It is sickening to realise that Savile’s volunteering to “help” at these hospitals and homes and also his charity work may have been undertaken – most likely was – precisely as a means of gaining access to vulnerable people.

This affair should not be a stick with which to beat the BBC but a way to ensure that victims of predatory sexual behaviour and of abuse can be encouraged to come forward – and be listened to when they do and for those in charge of vulnerable individuals to be much more careful about to whom they grant access to their in their care.

Jimmy Savile

I was at the game at Stirling on Saturday. The weekend coincided with the birthday of my younger son and I didn’t get home till later than usual.

As a result I hadn’t much time to think about the demise of Jimmy Savile.

Savile was certainly one of life’s one-offs. Instantly recognisable, among his lesser achievements was one I have noted before. He invented bling. No-one else on TV had his flamboyance yet there was an edge of irritation attached to his appearances, to the forced jollity, to the smugness he displayed on Jim’ll Fix It. (By the way, they weren’t “Jim’ll Fix It” badges. That was the name of the show. The wording on each medallion – and how Savilesque were they? – was “Jim Fixed It For Me.”) For all his hail fellow well met bonhomie you always felt that you never came near to the real man.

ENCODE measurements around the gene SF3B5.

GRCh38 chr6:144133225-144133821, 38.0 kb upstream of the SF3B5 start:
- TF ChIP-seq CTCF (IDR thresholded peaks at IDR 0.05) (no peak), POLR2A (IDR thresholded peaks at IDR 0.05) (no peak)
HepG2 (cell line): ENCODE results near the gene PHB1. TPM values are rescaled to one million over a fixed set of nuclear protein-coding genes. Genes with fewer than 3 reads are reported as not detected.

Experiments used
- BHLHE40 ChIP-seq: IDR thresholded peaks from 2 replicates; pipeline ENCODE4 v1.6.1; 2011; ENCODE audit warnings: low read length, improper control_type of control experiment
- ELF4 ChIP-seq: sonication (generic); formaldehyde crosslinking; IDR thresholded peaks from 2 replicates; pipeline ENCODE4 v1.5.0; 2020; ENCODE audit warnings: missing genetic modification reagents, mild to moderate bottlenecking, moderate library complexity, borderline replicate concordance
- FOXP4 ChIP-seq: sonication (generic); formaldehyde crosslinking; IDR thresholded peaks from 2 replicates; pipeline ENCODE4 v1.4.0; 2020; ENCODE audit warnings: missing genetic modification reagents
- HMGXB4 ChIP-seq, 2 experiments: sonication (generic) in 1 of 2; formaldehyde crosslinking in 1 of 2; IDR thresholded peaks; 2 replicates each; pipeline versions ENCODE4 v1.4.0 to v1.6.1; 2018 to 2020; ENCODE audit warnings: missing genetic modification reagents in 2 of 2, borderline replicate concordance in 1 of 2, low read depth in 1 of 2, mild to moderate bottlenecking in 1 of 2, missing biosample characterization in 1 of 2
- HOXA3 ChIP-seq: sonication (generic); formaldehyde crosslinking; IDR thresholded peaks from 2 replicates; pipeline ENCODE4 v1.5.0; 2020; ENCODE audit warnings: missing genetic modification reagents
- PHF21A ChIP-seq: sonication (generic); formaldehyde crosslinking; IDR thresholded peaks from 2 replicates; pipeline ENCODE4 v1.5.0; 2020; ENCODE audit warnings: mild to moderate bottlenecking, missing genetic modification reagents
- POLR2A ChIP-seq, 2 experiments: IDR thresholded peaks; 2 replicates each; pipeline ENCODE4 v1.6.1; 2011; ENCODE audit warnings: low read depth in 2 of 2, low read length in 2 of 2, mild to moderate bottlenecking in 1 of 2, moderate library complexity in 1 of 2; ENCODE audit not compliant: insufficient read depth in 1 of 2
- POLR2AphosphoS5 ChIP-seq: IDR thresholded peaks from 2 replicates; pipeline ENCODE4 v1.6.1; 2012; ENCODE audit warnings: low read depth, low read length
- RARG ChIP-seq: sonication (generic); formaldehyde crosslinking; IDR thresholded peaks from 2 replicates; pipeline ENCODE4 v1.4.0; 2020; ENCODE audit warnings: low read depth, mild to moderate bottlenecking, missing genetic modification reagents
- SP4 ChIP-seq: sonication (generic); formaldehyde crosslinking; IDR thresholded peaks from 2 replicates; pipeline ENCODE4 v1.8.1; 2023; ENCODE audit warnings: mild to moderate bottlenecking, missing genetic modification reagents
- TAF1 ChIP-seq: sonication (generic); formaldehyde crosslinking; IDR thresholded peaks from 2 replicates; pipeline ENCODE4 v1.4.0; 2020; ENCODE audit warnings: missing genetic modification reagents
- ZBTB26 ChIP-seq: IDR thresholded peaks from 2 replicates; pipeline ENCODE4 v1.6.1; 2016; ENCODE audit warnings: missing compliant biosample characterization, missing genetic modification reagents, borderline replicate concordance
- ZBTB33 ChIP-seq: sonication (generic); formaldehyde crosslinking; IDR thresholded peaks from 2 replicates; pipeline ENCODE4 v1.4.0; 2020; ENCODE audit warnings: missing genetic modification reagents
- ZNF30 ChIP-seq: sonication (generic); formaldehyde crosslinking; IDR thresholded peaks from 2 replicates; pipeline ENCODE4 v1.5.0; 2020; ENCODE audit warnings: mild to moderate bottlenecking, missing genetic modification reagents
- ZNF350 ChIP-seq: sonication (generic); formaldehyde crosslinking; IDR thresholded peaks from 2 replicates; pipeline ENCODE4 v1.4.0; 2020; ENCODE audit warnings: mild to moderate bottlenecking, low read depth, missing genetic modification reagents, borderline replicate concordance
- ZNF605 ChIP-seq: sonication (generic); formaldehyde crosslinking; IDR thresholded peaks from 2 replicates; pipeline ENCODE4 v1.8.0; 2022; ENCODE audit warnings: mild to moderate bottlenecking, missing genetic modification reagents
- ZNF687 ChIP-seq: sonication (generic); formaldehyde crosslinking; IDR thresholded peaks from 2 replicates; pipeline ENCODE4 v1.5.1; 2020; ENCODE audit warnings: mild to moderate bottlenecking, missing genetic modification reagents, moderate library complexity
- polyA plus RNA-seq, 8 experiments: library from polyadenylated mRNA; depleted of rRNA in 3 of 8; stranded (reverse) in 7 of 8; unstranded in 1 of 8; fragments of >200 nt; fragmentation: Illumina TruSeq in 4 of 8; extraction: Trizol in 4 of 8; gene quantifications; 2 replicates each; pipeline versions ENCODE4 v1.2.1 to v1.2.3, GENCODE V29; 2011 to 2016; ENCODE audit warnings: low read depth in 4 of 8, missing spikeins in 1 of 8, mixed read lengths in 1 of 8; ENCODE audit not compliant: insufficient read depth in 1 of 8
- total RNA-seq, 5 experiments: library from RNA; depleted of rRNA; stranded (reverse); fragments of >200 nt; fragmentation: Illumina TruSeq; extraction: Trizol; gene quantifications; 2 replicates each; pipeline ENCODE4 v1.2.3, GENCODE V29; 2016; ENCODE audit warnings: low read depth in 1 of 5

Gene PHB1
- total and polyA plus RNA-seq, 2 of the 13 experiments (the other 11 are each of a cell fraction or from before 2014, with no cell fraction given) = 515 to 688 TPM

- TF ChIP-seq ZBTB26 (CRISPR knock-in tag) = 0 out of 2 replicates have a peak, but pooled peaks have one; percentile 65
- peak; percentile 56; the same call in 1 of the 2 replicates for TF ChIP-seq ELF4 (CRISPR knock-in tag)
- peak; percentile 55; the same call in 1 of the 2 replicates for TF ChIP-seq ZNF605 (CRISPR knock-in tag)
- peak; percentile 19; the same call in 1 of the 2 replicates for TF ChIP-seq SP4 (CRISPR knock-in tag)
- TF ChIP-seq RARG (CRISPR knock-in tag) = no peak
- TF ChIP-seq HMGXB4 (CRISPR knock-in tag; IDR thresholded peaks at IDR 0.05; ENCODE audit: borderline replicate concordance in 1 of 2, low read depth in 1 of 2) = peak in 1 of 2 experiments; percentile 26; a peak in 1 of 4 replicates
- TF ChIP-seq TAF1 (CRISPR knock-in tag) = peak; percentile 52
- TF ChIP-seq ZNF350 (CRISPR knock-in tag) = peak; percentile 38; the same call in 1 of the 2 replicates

Yet he raised £30,000,000 pounds for various charitable causes (£12 million for Stoke Mandeville National Spinal Injuries Centre alone) and is said to have contributed 90% of his not insubstantial annual income to charitable trusts. That’s not a bad claim to fame.

He may have pioneered aspects of disc-jockeying and been a leader in parleying that endeavour into a wider media career but it was as if he pushed the world away. The TV interview he gave Louis Theroux offered the vision of someone not at all at ease with himself and his devotion to his dead mother strayed well beyond the admirable into the deeply strange. Whatever secrets actually lay behind the mask he presented to the world we may never know.

Perhaps it was appropriate he was born on Halloween.

James Wilson Vincent Savile: 31/10/1926 – 29/10/2011. So it goes.

Edited to add (17/10/12):- With the recent revelations of his abusing children and hospital patients that Halloween birthdate is even more spooky.